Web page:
I use the app Insight Timer for meditations, and this morning I listened to one titled "Finding Happiness Right Where You Are," and I thought why not?
The woman had a very strong European accent, which always makes a person sound more intelligent and proper. She said, "Do you believe that your happiness is just around the next corner? Once you're married? Once you move to a new city? Once you become more successful? Once you have kids? Or, once your kids are out of the house?
I really felt she was calling me out here, besides the children thing. I replayed the scenes of my past and noticed that "happiness" has always been around the next corner. When I move away THEN I'll be happy. When I meet my partner in life THEN I'll be happy. When I have a house THEN I'll be happy. When I'm making enough money to support myself as a writer THEN I'll be happy.
But it's all a bunch of social conditioning BS if you ask me.
Think of the people you surround yourself with, are they happy in their current circumstances? Or are they saying if they could just... get married, have a kid, move here, get more money, have a better smile, be with so-and-so, leave so-and-so, start a new job...
There will always be something.
The people we surround ourselves with make such a big impact on our lives. It actually influences the way we see the world and what's possible. I watch a lot of people whose mindsets I'm inspired by through TED Talks, inspirational videos, documentaries, and books. I'll probably always do that because I enjoy learning, but one person I listen to often is Will Smith.
He said that his wife's biggest revelation was that you can't make another person happy. He said he "retired" from trying to make his wife happy because he couldn't make her happy. Watch the video here, it's worth the 2 minutes and 31 seconds.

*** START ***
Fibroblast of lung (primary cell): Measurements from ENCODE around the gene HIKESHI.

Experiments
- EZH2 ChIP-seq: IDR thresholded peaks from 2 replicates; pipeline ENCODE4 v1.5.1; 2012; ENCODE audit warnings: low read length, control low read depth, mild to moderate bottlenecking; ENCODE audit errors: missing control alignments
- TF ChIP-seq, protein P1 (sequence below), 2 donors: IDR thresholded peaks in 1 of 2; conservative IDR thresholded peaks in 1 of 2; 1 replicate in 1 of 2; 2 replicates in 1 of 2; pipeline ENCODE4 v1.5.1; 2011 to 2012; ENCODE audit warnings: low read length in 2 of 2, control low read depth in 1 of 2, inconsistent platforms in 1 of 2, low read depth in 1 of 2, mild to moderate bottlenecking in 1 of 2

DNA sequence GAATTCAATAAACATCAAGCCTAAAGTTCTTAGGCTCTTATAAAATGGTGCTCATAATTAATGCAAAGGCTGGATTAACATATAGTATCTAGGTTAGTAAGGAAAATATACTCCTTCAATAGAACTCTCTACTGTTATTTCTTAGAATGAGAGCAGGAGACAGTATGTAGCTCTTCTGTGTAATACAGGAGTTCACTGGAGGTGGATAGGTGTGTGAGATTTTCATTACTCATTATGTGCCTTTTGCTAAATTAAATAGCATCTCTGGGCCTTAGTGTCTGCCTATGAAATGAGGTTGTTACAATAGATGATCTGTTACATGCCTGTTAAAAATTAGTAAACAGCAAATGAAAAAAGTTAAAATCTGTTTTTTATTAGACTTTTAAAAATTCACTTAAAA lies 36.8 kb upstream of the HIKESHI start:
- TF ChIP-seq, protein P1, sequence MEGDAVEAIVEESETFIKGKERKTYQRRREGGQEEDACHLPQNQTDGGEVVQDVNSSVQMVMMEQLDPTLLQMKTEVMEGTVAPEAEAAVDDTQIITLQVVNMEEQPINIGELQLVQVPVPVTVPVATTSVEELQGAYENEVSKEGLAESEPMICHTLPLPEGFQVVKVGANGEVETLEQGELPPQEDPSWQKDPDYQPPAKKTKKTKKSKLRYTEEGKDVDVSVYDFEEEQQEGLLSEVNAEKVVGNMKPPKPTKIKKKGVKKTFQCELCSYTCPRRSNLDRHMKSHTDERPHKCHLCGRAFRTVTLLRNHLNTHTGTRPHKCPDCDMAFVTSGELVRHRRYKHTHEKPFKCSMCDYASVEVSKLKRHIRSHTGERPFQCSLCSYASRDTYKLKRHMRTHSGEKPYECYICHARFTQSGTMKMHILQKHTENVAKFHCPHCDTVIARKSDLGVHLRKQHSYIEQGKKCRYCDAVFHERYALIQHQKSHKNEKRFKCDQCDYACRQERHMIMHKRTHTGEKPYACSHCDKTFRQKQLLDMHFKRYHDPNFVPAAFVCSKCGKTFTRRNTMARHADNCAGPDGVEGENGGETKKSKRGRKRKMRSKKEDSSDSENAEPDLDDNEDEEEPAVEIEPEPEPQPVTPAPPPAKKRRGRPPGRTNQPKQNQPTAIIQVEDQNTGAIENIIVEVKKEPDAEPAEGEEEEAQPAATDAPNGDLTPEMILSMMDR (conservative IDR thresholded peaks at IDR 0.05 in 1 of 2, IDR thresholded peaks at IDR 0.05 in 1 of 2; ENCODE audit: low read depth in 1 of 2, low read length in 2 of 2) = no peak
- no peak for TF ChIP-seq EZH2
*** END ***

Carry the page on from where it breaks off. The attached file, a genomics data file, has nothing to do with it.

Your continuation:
I adopted that concept into my life and relationships because I don't want to fall under the facade that "when X happens" I will be happy. Placing one person's happiness on another individual is possibly the frailest and most impossible thing we can do to those we whom we love.
When we sign up for life-long commitments in marriage or partnership, we're signing up to co-create in life. Together. Each individual finds their own happiness and contentment. Together, they make each other better and probably also really annoyed and angry as well, at times. But I had to learn that no man would ever make me "happy." Happiness is an internal job.
And I happily accept.
Do you know how freeing it is to realize that your happiness isn't "out there?" Floating around in the atmosphere with a double-paned glass wall between you and "it." Whatever "it" is that would possibly make you "happier." It is a mindset shift toward, as my sister would say, "what's going well" currently in life instead of "what's not going well."
Because there will always be things to come after each of those statements: What's going well and what's not going well. There will always be the next level, the next thing, the unfortunate thing, the sad thing, the happy thing, and always that ten pounds to lose.
Releasing oneself from the crushing pressures of constantly striving to make it "to the next level" is something I cannot say I've mastered, far from it. I have attained certain things in my life that I believed once I got _____, I would be happy and content. But when I got _____, there was the next thing. And then something else, inevitably, falls apart.
I think the only thing that will ever make us content is tiny little moments of gratitude.
Today, I am grateful for elderberry tea that my mother dropped off for me as I've been sick. I filled the wire tea steeper with little purple berries and watched as the boiling water swirled into a mauve liquid. Then I sat down, with all my body aches and judgments towards myself, and smiled-- feeling grateful for mothers who bring elderberry tea.